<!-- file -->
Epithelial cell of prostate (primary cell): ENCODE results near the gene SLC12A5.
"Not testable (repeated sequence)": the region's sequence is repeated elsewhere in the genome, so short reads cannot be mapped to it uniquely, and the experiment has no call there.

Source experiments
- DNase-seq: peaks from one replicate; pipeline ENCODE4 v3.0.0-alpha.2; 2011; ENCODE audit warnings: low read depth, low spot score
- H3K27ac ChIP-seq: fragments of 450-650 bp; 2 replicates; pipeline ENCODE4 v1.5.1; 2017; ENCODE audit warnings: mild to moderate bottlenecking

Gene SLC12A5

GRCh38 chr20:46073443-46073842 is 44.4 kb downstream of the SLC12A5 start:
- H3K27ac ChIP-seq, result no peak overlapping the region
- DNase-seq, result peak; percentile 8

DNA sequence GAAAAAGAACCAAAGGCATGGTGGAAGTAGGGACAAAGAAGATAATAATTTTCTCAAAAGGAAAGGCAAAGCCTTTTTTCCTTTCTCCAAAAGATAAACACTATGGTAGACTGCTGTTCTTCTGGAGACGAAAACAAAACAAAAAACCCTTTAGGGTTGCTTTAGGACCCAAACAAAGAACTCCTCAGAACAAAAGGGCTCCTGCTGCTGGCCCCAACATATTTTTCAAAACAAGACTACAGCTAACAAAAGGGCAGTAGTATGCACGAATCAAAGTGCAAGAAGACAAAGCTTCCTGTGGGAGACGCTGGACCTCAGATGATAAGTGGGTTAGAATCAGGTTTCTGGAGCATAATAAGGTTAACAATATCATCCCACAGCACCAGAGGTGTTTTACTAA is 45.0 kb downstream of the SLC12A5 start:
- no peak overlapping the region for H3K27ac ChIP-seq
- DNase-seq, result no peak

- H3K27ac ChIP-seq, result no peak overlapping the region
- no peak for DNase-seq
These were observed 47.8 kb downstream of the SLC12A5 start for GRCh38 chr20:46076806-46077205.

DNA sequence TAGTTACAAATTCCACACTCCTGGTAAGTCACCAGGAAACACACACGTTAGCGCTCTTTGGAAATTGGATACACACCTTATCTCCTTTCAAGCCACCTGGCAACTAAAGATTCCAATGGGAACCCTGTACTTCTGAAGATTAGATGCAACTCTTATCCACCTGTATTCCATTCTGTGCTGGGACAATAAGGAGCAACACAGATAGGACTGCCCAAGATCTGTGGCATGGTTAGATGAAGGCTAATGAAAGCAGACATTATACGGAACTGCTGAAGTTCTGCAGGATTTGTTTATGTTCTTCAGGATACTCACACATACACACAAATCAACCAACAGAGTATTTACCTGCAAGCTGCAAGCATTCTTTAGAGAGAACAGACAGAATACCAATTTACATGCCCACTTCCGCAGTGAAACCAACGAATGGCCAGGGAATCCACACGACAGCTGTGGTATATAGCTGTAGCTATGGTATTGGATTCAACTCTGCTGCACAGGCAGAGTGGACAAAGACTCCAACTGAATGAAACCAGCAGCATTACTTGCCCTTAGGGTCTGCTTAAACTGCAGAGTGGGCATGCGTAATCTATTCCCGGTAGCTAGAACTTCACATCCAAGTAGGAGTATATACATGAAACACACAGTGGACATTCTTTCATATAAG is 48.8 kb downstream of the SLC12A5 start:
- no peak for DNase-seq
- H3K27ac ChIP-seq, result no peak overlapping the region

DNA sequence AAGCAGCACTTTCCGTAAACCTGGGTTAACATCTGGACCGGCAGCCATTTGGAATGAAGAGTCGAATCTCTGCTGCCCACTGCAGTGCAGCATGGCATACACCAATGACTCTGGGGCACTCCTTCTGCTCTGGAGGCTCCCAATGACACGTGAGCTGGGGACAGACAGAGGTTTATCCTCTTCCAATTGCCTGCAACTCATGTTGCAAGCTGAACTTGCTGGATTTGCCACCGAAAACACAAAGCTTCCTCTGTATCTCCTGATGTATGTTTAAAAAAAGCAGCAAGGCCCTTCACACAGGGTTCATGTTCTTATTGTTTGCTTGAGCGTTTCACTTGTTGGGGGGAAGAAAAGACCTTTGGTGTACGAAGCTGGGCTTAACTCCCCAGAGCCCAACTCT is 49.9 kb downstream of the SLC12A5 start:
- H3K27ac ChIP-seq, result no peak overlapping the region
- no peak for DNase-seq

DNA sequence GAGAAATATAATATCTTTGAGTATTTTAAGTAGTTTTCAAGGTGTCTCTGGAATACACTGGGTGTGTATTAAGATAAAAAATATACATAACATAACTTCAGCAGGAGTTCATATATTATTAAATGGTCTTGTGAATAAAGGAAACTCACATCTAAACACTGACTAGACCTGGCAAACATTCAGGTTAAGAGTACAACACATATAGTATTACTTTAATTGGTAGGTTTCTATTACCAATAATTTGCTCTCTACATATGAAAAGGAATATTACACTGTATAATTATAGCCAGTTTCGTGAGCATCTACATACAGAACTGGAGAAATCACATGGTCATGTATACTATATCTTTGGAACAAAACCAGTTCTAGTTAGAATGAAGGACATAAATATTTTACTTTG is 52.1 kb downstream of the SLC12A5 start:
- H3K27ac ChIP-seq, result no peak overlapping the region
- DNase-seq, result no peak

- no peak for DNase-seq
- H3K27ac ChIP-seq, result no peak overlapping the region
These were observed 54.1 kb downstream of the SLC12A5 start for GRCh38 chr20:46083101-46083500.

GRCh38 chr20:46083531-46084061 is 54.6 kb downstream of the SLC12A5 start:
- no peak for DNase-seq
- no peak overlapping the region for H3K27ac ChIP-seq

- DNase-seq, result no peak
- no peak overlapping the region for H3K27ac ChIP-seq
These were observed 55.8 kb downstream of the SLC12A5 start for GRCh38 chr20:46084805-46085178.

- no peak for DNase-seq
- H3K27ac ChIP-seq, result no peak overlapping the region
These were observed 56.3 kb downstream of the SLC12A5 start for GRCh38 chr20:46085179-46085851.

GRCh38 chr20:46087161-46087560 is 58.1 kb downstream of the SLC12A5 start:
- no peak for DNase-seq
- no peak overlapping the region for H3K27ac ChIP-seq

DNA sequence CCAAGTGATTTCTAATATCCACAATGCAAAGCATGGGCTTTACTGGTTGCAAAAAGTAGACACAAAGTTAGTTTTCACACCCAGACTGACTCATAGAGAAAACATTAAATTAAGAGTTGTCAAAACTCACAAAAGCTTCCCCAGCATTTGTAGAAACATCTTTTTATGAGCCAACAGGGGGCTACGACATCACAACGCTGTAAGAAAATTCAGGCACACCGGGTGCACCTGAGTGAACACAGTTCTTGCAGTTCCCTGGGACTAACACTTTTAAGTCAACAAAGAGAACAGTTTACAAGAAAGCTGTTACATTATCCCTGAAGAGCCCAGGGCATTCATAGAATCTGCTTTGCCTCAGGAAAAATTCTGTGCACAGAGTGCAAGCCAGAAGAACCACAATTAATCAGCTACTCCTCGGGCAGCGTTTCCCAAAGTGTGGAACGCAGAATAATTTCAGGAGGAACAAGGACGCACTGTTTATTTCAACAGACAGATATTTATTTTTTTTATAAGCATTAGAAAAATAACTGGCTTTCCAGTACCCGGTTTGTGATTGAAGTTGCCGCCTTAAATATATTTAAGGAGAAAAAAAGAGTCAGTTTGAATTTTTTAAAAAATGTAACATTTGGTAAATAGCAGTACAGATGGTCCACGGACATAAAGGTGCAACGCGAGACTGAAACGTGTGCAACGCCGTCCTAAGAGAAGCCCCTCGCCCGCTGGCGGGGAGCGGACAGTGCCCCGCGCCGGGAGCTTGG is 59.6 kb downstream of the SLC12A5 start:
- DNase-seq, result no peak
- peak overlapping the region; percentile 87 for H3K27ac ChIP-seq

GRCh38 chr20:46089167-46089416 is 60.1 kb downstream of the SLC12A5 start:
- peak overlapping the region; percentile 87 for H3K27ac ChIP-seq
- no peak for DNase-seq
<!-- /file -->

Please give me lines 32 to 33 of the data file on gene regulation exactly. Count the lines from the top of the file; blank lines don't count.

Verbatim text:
- no peak overlapping the region for H3K27ac ChIP-seq
These were observed 55.8 kb downstream of the SLC12A5 start for GRCh38 chr20:46084805-46085178.